1. For brash Bucharest
On the surface, the Romanian capital is not one of the country’s most obvious destinations, thanks mainly to its monstrous – though oddly compelling – Socialist-era architecture. But patience is a virtue in this noisy, chaotic city, so seek and you’ll find: much-loved ancient churches and monasteries, lush parkland, lakes and a clutch of top draw museums.
Gastronomically, Bucharest has upped its game big-time recently, manifest in a flourish of sublime new restaurants, such as The Artist and Beca’s Kitchen, as well as a coterie of hip artisan coffee shops serving up the finest caffeine fixes this side of the former Iron Curtain – for starters, check out Origo or Steam. The city’s nightlife, too, pulses with an energy unrivalled anywhere else in the Balkans.
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2. For wonderful wildlife
From bears to birds, Romania rates some of the continent’s most memorable wildlife. Thousands of brown bears roam the Carpathians, and while it’s not inconceivable that you’ll chance upon one if out hiking (not the ideal scenario), you’re better off joining an organised bear-watching trip.
There are both lynx and wolves, too, but good luck trying to spot these notoriously elusive creatures, though you will see red deer and chamois.
Meanwhile, the wonderfully remote Danube Delta, a UNESCO World Heritage Site, offers up an array of winged fauna unmatched anywhere else in Europe; expect egrets, herons, red-breasted geese and white-tailed eagles, but best of all, the superb great white and Dalmatian pelicans. Even if you’re not here to twitch, these stunning wetlands merit several days’ exploration.
3. For marvellous music
If gypsy music is currently one of the hottest sounds on the planet, then the Romanians have a lot to answer for; from the mesmerising polyphonic grooves of the Taraf de Haidouks, to the blistering brass beats of the Mahala Rai Banda, this is one sonic experience that you don’t want to miss.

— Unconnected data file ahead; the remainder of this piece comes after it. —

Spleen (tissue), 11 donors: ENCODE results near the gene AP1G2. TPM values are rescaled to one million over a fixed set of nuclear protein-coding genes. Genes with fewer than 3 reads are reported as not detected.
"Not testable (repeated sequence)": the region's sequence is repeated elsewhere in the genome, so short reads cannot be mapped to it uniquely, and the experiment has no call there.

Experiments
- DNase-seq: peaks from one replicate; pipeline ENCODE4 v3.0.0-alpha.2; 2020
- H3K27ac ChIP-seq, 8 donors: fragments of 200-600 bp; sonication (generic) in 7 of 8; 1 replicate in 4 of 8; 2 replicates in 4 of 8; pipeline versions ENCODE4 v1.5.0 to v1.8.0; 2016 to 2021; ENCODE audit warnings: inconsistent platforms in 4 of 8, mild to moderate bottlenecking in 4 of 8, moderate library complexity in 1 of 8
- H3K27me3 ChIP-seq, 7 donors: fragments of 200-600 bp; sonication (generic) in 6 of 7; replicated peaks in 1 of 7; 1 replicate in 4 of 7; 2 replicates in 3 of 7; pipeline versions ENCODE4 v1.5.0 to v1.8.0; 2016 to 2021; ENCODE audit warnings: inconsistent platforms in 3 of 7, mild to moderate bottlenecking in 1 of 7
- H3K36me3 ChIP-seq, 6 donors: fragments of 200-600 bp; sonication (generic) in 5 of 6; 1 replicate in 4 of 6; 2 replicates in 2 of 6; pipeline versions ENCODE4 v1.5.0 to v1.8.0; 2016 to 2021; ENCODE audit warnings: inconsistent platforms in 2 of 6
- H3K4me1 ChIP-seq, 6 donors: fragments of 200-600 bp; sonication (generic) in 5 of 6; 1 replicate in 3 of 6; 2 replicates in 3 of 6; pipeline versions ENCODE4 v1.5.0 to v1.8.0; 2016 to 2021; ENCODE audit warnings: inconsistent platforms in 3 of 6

Try and catch a concert or, better still, visit a music village, such as Clejani, where, for a few leu and a couple of beers, you should be able to find a group of musicians willing to bash out a few tunes.
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4. To seek out ecclesiastical treasures
First port of call for most visitors are the gorgeous painted monasteries of southern Bucovina, in particular Suceviţa, Moldoviţa and Voronet, all of which look utterly resplendent with their imposing, fortified walls and dazzling medieval wall frescoes.
The outstanding, eighteenth-century wooden churches of Maramureş, meanwhile, are flamboyant, Gothic-inspired works of art, distinguished by steeply-pitched shingled roofs and fairy-tale spires; those at Bârsana and Surdeşti are perhaps the finest examples.
Then there are the fortified Saxon churches of southern Transylvania; usually set atop a hillock and quartered within a ring or two of walls, these erstwhile strongholds are occasionally austere but always impressive; the churches at Hărman, Prejmer and Mălâncrav are particularly fine specimens.